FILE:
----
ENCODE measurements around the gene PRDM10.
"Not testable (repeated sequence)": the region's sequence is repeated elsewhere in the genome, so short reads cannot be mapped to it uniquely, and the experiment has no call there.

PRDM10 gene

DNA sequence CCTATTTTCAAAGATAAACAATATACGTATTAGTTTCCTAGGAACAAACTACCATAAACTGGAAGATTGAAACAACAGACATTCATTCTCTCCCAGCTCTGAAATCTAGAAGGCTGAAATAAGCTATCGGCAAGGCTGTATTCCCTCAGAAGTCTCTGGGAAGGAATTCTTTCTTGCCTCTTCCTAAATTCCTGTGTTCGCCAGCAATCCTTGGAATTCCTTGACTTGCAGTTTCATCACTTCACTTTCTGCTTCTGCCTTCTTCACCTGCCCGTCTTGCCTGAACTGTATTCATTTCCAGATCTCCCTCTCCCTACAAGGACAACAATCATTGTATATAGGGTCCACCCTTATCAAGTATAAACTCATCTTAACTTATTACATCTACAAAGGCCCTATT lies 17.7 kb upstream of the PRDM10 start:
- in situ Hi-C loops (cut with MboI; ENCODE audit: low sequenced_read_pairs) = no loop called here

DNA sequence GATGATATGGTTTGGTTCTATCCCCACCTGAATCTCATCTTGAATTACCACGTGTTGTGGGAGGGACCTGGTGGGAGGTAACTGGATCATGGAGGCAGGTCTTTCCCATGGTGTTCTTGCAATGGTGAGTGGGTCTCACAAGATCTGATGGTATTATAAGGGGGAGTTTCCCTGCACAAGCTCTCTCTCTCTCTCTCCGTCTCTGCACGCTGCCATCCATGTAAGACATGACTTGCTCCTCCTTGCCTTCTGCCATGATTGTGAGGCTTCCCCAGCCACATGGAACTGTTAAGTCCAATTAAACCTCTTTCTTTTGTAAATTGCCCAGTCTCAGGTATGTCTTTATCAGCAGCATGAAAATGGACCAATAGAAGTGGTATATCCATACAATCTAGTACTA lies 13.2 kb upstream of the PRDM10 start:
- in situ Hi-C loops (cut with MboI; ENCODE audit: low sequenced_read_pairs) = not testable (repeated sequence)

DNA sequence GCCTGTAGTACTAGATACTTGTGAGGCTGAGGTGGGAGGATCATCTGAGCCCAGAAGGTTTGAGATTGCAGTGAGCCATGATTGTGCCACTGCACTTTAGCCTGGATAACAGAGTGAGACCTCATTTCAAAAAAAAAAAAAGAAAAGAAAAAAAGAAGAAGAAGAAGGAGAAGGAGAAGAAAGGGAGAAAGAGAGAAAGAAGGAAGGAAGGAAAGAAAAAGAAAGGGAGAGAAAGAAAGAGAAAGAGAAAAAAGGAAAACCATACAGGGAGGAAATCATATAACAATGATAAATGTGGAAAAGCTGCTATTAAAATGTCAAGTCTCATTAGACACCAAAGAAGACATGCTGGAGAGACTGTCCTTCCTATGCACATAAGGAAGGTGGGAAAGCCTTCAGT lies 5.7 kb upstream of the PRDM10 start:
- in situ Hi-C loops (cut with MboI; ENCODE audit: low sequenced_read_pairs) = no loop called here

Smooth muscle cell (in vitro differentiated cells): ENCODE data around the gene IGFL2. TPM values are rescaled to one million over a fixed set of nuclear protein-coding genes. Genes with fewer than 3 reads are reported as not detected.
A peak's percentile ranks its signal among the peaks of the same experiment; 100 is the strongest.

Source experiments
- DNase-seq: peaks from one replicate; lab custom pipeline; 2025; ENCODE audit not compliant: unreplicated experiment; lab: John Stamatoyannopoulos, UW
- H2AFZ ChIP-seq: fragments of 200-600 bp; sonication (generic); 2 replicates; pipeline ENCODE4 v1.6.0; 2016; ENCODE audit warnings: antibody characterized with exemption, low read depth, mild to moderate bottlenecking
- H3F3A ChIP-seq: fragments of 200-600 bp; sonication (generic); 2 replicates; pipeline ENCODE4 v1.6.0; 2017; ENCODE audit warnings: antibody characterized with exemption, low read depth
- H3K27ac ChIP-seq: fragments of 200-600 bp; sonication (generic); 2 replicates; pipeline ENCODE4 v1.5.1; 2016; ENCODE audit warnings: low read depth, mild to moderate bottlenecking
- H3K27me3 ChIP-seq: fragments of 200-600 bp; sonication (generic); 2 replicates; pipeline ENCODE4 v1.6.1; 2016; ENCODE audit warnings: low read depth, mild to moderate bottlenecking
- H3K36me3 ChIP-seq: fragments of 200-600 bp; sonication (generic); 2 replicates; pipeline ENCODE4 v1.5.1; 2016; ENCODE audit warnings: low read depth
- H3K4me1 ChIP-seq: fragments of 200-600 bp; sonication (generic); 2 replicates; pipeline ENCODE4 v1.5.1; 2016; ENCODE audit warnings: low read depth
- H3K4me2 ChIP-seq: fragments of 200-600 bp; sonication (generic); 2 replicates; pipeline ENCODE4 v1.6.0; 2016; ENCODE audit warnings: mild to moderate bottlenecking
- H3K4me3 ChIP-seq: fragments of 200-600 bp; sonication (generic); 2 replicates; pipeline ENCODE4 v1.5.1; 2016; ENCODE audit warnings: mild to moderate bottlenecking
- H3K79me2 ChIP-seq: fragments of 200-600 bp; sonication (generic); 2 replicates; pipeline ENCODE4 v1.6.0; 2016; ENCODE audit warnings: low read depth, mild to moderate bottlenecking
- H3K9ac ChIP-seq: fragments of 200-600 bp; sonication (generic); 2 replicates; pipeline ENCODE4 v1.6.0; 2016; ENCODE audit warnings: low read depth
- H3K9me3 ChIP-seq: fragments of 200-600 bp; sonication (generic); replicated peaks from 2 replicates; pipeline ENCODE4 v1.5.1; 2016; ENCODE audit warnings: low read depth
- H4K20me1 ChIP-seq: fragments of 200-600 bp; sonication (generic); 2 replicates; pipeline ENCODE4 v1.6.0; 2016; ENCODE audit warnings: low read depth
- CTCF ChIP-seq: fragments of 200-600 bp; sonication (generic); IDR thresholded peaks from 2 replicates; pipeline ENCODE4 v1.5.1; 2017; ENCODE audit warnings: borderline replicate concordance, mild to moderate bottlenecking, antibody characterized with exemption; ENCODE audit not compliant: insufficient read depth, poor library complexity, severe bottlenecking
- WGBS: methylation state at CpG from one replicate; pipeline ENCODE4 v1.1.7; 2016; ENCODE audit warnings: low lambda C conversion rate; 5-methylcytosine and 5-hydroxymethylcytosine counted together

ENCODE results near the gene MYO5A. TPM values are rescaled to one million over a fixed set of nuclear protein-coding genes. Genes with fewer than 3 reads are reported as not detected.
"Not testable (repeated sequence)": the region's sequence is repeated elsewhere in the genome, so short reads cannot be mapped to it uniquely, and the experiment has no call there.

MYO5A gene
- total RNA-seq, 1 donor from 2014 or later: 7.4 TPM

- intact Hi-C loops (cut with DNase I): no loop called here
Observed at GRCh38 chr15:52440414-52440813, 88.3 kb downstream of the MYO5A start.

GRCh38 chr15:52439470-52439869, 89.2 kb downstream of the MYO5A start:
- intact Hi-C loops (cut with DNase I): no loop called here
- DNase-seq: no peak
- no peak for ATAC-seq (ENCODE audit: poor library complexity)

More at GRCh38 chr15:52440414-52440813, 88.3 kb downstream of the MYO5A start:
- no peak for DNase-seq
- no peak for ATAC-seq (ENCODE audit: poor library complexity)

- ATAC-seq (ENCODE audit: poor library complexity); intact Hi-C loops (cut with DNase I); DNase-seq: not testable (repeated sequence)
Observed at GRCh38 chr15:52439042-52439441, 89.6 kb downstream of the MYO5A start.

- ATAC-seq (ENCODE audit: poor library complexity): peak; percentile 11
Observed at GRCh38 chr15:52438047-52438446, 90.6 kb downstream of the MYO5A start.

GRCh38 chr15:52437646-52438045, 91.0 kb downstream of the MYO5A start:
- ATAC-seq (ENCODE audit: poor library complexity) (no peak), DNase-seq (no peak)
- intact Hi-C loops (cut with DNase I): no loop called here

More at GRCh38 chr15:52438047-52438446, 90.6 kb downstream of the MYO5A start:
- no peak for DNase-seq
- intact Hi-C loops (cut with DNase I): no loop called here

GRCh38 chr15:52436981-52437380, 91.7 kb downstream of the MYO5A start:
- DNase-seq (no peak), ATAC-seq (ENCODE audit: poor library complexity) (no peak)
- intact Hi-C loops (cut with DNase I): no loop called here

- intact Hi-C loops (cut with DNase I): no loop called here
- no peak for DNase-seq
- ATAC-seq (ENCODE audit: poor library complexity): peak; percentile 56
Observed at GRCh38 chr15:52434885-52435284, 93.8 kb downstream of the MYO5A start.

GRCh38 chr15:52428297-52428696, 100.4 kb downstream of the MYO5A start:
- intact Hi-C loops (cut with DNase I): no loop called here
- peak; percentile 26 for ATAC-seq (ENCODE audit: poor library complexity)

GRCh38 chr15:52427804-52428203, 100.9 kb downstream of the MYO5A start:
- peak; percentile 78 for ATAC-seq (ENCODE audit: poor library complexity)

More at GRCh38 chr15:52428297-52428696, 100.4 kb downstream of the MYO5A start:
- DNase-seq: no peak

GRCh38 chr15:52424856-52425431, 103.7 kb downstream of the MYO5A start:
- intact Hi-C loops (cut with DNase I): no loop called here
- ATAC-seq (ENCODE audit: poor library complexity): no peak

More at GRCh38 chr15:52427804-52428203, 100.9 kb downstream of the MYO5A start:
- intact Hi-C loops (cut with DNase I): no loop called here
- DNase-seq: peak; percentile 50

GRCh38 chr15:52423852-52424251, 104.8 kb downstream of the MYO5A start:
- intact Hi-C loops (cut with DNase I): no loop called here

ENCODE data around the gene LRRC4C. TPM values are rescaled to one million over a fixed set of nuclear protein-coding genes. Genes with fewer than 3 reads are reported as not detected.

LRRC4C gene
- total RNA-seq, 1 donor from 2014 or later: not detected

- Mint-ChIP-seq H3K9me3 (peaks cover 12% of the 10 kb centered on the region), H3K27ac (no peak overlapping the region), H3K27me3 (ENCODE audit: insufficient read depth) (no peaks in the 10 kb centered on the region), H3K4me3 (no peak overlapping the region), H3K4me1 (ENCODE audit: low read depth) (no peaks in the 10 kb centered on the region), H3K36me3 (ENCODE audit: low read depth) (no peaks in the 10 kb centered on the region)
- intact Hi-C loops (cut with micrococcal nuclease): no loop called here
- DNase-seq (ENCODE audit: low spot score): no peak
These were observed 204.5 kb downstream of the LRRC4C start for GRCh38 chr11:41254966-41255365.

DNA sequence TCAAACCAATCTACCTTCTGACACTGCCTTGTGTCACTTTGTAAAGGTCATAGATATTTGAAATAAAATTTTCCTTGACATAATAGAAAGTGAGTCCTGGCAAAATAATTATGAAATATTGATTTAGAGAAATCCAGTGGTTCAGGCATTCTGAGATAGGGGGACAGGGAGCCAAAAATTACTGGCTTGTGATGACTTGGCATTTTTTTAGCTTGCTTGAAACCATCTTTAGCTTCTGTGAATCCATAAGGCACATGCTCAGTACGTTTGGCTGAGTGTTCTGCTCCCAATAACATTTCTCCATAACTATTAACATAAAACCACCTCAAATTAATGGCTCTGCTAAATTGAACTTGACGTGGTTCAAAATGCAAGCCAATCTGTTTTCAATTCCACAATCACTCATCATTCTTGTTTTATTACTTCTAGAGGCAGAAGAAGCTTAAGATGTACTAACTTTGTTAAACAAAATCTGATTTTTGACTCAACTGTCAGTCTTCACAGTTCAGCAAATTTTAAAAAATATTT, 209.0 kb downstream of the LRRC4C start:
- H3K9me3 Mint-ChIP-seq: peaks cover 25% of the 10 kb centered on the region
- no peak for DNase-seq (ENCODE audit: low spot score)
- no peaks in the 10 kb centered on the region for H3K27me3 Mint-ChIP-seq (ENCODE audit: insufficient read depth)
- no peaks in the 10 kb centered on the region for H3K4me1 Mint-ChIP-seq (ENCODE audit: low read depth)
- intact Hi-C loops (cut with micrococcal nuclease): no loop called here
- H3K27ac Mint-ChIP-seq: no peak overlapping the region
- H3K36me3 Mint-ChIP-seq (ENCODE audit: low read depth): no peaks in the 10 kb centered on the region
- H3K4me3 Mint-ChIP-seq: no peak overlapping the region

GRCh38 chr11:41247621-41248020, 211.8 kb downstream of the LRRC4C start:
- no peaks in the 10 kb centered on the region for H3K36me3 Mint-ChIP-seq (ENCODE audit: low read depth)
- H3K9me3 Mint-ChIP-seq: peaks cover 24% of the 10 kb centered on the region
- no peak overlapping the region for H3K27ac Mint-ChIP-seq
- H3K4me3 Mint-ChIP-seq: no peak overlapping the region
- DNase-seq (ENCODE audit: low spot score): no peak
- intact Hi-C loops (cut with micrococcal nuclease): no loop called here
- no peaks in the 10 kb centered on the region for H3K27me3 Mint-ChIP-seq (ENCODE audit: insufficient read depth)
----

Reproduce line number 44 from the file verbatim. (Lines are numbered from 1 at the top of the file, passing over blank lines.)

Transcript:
Observed at GRCh38 chr15:52438047-52438446, 90.6 kb downstream of the MYO5A start.